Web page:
Dec

17

Diana Center Café – A Horror Story

Written by

confusion at every twist and turn
confusion at every twist and turn

confusion at every twist and turn

Junior Bwog Staffer Timmy Wu couldn’t tell Bwog the difference between Hewitt and Diana, so we knew we had to change that. Timmy’s mission was simple: to eat dinner at the Diana Cafe. It quickly escalated into a horror story. 

They say that your first semester at Columbia will be a very steep, exponential learning curve. Indeed, coming to Columbia is confusing – and, as an international student, is depression-inducing and mind-numbing. Just when you thought sentences are formed by words and English has grammar, self-absorbed Columbians and Judith Butler would prove you wrong. The former would pepper their daily conversations with just enough Columbia specific abbreviations to confuse you. The latter just doesn’t make sense. (I actually love you, Butler.)

Yet, thinking to myself that after three months of pretending to understand the things people are talking about when I am actually thinking about a specific kind of food or food in general, I thought that I have mastered the art of negative capability. But I was too naïve. Cultural shock was only sophomoric. Everything came crashing down, reality disintegrated, and the bubble popped that night when I ventured into the uncharted realm that is the Diana Center Café.

The Diana Center Café hosts a great salad bar, an amazing smoothie station with chopped-up berries and tropical fruits waiting for a blast in the blender, thin-crust pizza baked in a modern kiln (!), sandwiches, and other miscellaneous eats. Compared to the sticky and tartarus-esque JJ’s place or the quaint but over-crowded John Jay Dining Hall, it fashions a cleaner, more minimalistic interior. Every option looks delectable under the mild white  hue. I could feel it in the air – the testosterone level is lower. Everyone seems to be happy.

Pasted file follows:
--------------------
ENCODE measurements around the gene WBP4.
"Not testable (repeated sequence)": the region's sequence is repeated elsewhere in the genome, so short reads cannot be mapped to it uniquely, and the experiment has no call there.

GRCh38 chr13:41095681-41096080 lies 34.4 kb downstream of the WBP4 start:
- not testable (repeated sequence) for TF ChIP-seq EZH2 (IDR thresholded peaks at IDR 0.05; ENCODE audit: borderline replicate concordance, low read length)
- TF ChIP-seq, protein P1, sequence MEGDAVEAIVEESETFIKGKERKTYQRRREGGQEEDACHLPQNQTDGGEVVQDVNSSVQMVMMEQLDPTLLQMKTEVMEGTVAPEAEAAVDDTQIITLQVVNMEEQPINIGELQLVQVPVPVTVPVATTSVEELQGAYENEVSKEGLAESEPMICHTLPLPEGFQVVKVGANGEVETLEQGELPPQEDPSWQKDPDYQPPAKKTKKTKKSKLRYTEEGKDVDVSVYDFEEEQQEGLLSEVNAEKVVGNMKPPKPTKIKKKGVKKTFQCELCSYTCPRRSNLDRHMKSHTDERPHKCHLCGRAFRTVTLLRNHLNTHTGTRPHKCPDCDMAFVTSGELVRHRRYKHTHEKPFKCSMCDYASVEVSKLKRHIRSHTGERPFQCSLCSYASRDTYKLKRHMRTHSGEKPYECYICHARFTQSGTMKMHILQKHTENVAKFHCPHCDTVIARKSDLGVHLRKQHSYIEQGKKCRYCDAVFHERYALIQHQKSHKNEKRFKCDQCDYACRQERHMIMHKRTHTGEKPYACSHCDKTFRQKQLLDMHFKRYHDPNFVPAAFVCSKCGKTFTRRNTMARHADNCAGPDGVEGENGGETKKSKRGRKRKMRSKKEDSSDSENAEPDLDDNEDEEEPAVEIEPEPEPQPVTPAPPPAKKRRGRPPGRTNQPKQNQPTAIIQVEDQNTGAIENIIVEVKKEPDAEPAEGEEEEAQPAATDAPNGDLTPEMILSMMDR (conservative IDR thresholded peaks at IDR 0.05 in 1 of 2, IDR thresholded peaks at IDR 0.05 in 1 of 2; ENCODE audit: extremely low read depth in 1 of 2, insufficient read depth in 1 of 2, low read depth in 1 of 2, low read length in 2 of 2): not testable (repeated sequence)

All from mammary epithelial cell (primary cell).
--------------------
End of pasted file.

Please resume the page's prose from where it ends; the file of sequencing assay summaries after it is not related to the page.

But no – this wasn’t love. This was a perfect illusion.


After forcefully opening Diana’s front door with the incredibly un-ergonomic, double helix shaped handle, I slowly walked up the flight of stairs in fizzing anticipation of the famed thin-crust-pizza-baked-in-a-kiln. I saw a queue protruding out of the café’s entrance; so naturally, I waited in the line like any moral being would. My eyes searched eagerly, for a poster, a sign, a Good Samaritan, but there was none. I felt more confused than when I was in Arabic class. I didn’t think that was possible. I poked my head around and found out that I was in line for the smoothie station. I abandoned the line and went straight to the lady at the counter.

“Hi, how are you? This is my first time here so I am quite confused. What can I get for a swipe?” I asked.

“An entrée and two sides.” She answered impatiently, as though any of this were not all a scheme of social construct.

“An entrée?” I thought to myself, “’Entrée’ in French dining means the dish before the main course. And two sides? Isn’t entrée really just a side though? If entrée were to be half of the main course, why would a side be? One-fourth?” For some mysterious reason, I started doing math. I am not in SEAS, but I am Asian.

I asked again for clarification: “So what can I get for an entrée, and for sides?”

She detected my persistence, so, growing more attentive, she said: “ For entrée, you can either get a pizza or a sandwich. For sides, you can get a salad and french fries or a bottle of water and a fruit or a soup, or a drink.”

“Okay! Thank you!” I responded with feigned enthusiasm to conceal my confusion.

I picked up a pizza and a salad box. As I started filling in the salad box, another lady stepped in, interrupting my predatory mode. “That is an entrée sized salad box,” she said.

“What do you mean?” I lightened up the intonation, voicing innocence.

She snapped back: “Don’t ask me what I mean. That is an entrée sized salad box. But I am going to let you go this time because it isn’t too full.”

“Thank you so much, so what else can I get?” I replied, putain-y confused.

“A drink or a soup over there.” She finished this round.

So, I went over to the drinks station – and guess what? There are three sizes for the cups. I grabbed the smallest one, so that I wouldn’t accidentally take an entrée sized cup. At that moment, I had already given up. I was full of confusion. I swiped my card, stepped outside the cold, and quietly walked back to my dorm.

In my humble abode, I was reminded of the glory of the thin-crust-pizza-baked-in-a-kiln. My cynicism slided off. After gathering up pieces of my integrity shattered by an entrée sized experience in Diani, I opened the pizza box.

It was stone cold. Maybe I don’t belong here after all.

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